This is in no way a solution to crime. 

So the Purge is basically an excuse for teenagers to pave the city with broken glass and the tears of their disappointed parents, and every iteration of the Purge would be breathtakingly expensive to pull off. Fine. But if there's one thing the Purge is good for, it's stopping crime - surely, by offering up a 12-hour window for everyone to get their yearly raping and pillaging out of the way, the country will get all their illegal activities out of their systems and go back to being polite, productive model citizens for the rest of the year. Right? Right?

Just six more minutes until I can legally download child porn!

Not right. For one thing, the whole "crime rates are at an all-time low!" thing probably only refers to violent, "blue-collar" crime; it's hard to imagine white-collar criminals rushing to get all their fraud and embezzlement done outside of regular business hours on Purge night. And for another thing, a depressing amount of crime in the United States is directly related to soul-crushing poverty. An estimated 70,000-80,000 people - mostly women - will be arrested this year on charges related to prostitution. Out of every 100,000 prostitutes working in the United States in a given year, around 205 will be murdered. Even if you avoid ending up as Jane Doe #64, the average American prostitute can expect to be assaulted once every month. And the Purge won't change any of that. The demand for sex workers is a year-round thing; it's not like Johns will keep their sexual urges in check 363 days per year, just waiting for sweet, sweet Purge night to come around - especially because the vast majority of Johns never face any kind of legal repercussions for engaging in prostitution. So long as there are desperate women and men with rent to pay and kids to feed, and lonely people with a taste for sex with complete strangers on motel waterbeds, the sex trade will boldly solider on - including the part of the sex industry that sells an estimated 14-17,000 children into the sex trade every year.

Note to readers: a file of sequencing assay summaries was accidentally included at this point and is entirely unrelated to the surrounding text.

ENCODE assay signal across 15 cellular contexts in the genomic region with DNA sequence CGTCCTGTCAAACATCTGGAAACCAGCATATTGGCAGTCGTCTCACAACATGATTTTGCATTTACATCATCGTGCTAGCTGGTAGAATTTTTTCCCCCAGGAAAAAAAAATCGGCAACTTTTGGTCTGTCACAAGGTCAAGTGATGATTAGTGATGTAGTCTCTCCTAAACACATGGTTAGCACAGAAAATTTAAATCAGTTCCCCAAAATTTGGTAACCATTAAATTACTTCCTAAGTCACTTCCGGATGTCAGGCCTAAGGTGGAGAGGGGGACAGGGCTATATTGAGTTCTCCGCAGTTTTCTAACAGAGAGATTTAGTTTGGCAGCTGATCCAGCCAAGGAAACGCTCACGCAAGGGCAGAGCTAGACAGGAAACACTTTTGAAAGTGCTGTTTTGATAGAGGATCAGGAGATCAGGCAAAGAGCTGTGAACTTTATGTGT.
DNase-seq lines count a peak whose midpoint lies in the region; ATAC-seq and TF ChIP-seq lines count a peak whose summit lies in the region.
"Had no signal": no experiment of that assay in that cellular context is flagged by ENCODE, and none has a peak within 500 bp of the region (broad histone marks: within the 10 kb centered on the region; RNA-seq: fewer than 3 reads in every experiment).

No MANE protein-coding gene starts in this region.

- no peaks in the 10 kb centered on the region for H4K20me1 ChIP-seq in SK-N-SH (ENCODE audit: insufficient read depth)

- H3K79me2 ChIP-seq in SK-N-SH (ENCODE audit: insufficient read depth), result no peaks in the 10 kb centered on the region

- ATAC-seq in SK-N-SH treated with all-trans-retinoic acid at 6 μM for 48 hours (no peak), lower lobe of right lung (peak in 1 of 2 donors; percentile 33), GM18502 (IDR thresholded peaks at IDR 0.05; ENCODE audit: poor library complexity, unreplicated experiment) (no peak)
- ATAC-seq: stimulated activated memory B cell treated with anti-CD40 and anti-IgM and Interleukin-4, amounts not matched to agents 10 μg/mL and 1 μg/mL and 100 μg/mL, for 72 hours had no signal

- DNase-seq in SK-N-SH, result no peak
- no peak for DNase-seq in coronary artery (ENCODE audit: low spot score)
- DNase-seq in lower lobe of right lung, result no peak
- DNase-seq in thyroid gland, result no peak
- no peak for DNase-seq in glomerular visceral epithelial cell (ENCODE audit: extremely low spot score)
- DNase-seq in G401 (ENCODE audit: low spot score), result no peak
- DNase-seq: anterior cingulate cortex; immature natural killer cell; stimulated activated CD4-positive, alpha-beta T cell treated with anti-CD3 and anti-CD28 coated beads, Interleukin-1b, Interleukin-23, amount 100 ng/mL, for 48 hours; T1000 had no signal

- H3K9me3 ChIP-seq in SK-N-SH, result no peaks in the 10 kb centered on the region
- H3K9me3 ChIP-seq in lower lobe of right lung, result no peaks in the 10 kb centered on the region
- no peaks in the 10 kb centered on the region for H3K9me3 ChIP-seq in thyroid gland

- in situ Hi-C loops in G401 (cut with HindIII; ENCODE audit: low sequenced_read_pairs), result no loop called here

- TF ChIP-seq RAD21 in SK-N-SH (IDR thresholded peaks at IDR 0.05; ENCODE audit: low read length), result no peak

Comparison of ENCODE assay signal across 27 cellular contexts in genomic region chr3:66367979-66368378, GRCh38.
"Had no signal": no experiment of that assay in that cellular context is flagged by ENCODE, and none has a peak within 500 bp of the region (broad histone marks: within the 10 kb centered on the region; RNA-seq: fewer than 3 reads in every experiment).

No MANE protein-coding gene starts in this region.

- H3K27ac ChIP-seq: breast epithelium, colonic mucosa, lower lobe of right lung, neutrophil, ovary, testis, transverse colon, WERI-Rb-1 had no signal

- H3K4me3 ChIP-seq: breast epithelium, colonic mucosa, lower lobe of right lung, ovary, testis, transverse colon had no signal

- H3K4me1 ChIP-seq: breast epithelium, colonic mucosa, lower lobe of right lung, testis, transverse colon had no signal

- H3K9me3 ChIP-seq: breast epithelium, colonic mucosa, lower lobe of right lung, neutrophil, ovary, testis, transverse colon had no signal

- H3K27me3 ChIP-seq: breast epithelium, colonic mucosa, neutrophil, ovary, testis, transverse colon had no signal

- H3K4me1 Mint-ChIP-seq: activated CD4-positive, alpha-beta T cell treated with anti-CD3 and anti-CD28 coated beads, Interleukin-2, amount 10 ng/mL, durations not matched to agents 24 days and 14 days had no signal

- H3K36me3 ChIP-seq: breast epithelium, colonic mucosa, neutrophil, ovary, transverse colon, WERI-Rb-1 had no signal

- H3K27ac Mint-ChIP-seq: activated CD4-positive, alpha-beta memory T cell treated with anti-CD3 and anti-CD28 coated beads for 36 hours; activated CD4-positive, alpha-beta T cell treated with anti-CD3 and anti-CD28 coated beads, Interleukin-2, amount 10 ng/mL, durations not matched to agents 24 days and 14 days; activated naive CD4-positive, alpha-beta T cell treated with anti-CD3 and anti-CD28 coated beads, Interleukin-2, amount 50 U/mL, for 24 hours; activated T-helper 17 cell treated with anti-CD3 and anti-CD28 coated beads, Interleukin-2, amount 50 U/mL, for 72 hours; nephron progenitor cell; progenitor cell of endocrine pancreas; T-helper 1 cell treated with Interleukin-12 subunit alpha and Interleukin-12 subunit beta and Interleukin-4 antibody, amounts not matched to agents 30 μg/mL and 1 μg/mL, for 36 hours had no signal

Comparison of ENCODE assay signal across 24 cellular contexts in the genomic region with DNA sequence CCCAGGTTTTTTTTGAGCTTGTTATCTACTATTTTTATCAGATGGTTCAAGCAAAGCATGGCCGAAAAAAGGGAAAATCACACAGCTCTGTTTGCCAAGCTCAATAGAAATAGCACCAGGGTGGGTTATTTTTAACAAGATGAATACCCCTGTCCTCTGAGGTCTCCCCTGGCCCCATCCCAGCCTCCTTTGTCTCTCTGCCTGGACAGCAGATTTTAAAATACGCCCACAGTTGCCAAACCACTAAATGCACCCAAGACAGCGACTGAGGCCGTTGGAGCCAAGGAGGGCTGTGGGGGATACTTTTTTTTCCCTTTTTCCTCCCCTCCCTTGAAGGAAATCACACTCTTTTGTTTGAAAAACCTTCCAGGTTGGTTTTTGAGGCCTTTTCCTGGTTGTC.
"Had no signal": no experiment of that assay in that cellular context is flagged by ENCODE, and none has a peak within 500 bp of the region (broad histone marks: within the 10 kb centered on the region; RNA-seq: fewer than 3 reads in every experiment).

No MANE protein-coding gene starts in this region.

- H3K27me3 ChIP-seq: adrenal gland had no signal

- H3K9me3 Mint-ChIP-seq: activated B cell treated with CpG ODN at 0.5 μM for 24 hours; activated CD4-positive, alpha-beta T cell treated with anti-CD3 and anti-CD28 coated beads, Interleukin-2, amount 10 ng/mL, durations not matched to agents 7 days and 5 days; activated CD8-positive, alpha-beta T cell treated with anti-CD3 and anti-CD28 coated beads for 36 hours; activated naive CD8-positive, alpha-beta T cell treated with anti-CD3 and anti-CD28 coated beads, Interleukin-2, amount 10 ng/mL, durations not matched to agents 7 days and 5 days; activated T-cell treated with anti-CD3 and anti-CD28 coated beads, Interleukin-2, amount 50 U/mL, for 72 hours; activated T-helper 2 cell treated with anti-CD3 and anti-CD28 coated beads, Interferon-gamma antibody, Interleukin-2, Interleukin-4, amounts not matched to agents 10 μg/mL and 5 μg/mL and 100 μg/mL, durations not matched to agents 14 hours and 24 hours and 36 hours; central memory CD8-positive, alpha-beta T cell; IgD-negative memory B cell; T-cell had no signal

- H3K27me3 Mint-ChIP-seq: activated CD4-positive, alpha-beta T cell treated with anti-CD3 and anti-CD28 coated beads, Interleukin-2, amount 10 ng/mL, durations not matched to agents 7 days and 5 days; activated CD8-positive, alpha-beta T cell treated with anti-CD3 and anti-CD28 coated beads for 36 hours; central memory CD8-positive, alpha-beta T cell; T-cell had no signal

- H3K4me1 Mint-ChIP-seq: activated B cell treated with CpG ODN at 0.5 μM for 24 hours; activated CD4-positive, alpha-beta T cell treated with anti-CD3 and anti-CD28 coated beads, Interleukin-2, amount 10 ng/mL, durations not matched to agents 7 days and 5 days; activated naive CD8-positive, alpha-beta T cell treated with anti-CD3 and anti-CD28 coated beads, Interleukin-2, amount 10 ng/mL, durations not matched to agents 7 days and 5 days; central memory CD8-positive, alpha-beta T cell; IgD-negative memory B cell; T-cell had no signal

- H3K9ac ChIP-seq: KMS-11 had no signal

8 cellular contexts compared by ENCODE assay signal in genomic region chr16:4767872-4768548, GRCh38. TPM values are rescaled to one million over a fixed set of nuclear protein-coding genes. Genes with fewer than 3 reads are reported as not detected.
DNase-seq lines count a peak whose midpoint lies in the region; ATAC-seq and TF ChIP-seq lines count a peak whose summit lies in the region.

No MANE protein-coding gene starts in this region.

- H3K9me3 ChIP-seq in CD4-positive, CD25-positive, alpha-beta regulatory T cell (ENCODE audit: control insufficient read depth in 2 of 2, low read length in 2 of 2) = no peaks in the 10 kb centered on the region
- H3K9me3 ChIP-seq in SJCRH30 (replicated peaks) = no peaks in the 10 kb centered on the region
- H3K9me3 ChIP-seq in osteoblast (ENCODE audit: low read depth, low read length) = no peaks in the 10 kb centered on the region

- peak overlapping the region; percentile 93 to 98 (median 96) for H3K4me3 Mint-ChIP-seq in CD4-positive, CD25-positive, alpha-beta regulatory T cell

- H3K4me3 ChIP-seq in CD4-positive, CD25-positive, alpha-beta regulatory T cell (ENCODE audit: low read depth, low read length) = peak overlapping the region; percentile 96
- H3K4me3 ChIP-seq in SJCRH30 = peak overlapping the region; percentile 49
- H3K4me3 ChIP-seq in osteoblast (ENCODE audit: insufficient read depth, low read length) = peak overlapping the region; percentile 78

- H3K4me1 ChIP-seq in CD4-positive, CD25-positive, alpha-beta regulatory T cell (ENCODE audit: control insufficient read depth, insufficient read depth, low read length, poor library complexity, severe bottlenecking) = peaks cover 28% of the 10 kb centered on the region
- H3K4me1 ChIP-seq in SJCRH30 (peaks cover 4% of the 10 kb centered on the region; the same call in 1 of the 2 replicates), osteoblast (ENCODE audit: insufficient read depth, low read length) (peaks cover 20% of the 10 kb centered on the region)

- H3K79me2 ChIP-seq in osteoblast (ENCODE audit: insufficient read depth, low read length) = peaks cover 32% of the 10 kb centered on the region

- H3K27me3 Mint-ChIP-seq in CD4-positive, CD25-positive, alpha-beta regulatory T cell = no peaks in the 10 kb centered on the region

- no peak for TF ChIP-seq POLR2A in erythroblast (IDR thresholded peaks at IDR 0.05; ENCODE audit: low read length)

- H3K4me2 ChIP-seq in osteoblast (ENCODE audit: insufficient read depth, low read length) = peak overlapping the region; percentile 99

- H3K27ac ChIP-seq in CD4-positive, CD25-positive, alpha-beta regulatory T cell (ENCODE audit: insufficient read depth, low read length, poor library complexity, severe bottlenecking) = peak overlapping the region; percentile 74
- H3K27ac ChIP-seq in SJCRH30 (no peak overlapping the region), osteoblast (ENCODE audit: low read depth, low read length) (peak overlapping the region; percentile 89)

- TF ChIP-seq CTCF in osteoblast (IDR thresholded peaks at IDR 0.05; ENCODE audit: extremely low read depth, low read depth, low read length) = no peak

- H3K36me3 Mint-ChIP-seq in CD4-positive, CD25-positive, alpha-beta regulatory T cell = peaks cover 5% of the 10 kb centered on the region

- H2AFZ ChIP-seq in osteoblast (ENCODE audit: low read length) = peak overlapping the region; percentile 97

Turns out the sex trade looks a lot less like this, and a lot more like a crying fourteen-year-old runaway.

Not sad yet? Let's look at more crimes against children. The United States has the worst child abuse of any industrialized nation on earth - each and every day in the United States, between 5 and 7 children will die as a result of child abuse or neglect. 6.6 million children are reported to various child and family services agencies every year for various forms of abuse and neglect. Abusing and neglecting children is a crime, and it's not the sort of crime that you can cram into a twelve-hour window; low-functioning, child-beating lunatics aren't exactly inclined to watch the calendar to see when they can finally beat junior with a 2x4 for spilling that glass of milk back in June. And that goes double for child neglect. Neglecting your children for just a twelve-hour window each year hardly even qualifies as child neglect; I'm sure my own parents frequently left me to my own devices for at least twelve hours at a time when I was riding the tidal wave of hormones and teen angst. By definition, child neglect has to carry on a little bit longer.

Make no mistake, you are absolutely justified in leaving this creature alone for twelve hours at a time.